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Has Europe’s Cannabis Movement Hit a Tipping Point?

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Has Europe’s Cannabis Movement Hit a Tipping Point?

As German cannabis legalization inevitably succeeds, it will provide a major boost to the rest of Europe’s outlook on cannabis reform.

The history of Europe’s cannabis reform movement will forever be measured by adult-use legalization in Germany. Germany, which implemented the first provisions of its new adult-use cannabis law on April 1 , will never hold the title of being the first to legalize cannabis nationwide on the European continent. However, German legalization is undeniably the most significant cannabis reform victory in Europe’s history, and possibly the world.

Adults in Germany can now possess up to 25 grams when away from their homes, and the domestic medical cannabis industry is more streamlined than ever thanks to the removal of cannabis from Germany’s Narcotics list. Declassifying cannabis is a major component of Germany’s CanG law.

Additionally, adults can cultivate up to three plants in their private residences in Germany, and according to a recent survey by Pronova BKK, 51% selected “Yes, I can imagine having my own cannabis to grow at home” when asked about home cultivation. Another 40% of “occasional” cannabis consumers also selected that option in the survey. A separate survey by YouGov found that 7% of surveyed German adults have already purchased cannabis seeds or clones, and another 11% reported that they will in the future.

Time to Modernize

When the doomsday scenarios that cannabis opponents inside and outside of Germany have predicted fail to materialize, and German legalization inevitably succeeds, it will provide a major boost to Europe’s cannabis movement. Cannabis advocates across the continent will be able to point to Germany as proof that recreational cannabis policy modernization works and be in a better position to advocate for their own countries to do the same.

A recent example of this concept can be found in Slovenia where voters recently approved two referendum measures, both of which contained policy components that are already implemented in Germany. One referendum measure asked Slovenian voters if personal use and cultivation by adults should be legalized. The other referendum measure asked voters if Slovenia should permit domestic medical cannabis production. The approval of both measures, while not binding, sends a resounding message to lawmakers in Slovenia that it’s time for the Central European country to follow Germany’s lead and modernize its own policies.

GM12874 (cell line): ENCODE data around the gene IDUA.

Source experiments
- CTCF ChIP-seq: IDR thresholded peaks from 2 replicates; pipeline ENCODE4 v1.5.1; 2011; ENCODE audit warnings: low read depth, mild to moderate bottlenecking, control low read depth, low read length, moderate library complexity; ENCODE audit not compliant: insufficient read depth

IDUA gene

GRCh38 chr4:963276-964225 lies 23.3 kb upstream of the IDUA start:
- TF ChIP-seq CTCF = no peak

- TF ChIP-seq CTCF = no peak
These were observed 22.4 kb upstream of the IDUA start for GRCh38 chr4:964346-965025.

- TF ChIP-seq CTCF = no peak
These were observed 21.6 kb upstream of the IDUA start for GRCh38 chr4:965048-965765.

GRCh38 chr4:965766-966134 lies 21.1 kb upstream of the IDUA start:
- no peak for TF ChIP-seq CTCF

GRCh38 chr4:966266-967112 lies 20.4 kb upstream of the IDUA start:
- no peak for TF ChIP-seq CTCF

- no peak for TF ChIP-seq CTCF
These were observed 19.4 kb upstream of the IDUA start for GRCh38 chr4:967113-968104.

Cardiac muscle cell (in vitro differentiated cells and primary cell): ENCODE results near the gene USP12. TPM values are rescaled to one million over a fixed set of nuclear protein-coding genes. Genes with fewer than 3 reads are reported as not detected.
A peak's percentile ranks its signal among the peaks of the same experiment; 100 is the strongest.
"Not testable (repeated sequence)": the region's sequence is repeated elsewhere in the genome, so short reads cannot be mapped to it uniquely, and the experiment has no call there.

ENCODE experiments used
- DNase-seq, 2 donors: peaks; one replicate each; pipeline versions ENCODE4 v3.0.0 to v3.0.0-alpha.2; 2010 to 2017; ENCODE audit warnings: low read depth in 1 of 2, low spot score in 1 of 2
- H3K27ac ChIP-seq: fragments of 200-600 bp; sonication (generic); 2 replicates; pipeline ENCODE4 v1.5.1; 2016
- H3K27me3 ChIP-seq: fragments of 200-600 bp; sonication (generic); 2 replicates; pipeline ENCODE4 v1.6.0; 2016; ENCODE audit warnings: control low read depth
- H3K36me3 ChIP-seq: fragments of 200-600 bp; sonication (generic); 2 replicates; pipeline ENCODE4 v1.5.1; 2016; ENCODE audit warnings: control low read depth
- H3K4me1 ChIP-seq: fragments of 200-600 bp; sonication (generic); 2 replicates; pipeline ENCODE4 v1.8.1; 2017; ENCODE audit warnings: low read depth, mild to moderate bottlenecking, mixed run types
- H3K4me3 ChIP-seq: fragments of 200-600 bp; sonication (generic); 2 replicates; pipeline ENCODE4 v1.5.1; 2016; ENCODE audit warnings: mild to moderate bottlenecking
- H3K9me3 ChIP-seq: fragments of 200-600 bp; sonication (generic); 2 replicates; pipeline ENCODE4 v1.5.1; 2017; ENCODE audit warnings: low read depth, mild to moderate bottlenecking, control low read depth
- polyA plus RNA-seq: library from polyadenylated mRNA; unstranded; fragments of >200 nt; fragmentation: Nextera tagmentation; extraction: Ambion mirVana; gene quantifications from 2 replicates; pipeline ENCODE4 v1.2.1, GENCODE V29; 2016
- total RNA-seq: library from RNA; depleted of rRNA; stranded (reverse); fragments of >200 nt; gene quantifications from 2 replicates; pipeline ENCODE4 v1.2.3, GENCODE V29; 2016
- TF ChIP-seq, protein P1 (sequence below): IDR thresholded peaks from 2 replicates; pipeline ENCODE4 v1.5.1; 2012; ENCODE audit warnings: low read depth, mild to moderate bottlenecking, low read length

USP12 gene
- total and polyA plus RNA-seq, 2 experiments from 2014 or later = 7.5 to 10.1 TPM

In Czechia, lawmakers have long stated that the country plans to follow in Germany’s footsteps. While adult-use legalization isn’t necessarily imminent in Czechia, national anti-drug coordinator Jindřich Vobořil re-confirmed in a recent email to European media that “a final decision is still pending and that all options are conceivable.”

Smaller policy modernization victories are piling up elsewhere in Europe, with the Netherlands serving as a great example. The Netherlands recently expanded its regional adult-use cannabis commerce pilot projects to eight more municipalities.

Pilot Programs

Regional adult-use cannabis commerce pilot projects are also underway in several Switzerland municipalities and pilot projects will eventually serve as a key component in Germany’s legalization model. Pilot programs are expected to launch in Germany by the end of the year and are likely to be more widespread compared to the Netherlands and Switzerland. Successful pilot projects in all three nations will collectively encourage more European nations to launch their own pilots.

Regressive Policies in Japan and Thailand

Increasing momentum for policy modernization in Europe comes at the same time that countries in Asia are proposing regressive cannabis policies. Japan is set to enact a policy that punishes cannabis consumers for simply having THC in their system. THC use in Japan will become punishable by up to 7 years in prison by the end of this year. In Thailand, lawmakers are planning to re-criminalize cannabis after having decriminalized it in 2022. Cannabis policy modernization efforts succeeding in Europe provides a vital contrast to what is going on in Japan and Thailand, demonstrating that modernized policies yield better public health outcomes than prohibition.

The European Monitoring Centre for Drugs and Drug Addiction (EMCDDA) compiles reported cannabis usage data from most European nations and publishes findings in an annual report. EMCDDA recently published its report for 2024, and found that 8% of European adults (over 22 million people) have consumed cannabis at least once in the last year. A vast majority of those consumers presumably used unregulated products given how many European countries still prohibit cannabis commerce. People are going to consume cannabis in Europe whether it is legal or not, and transitioning those customers from the unregulated market to a regulated market is a more sensible public policy approach compared to prohibition.

The International Cannabis Business Conference is hosting several conferences and forums in 2024 and 2025 on the European continent, including the upcoming International Cannabis Business Conference’s event in Slovenia on September 13. The September conference marks the first major cannabis event in Slovenia after the historic June votes and is dedicated to emerging science and technology.

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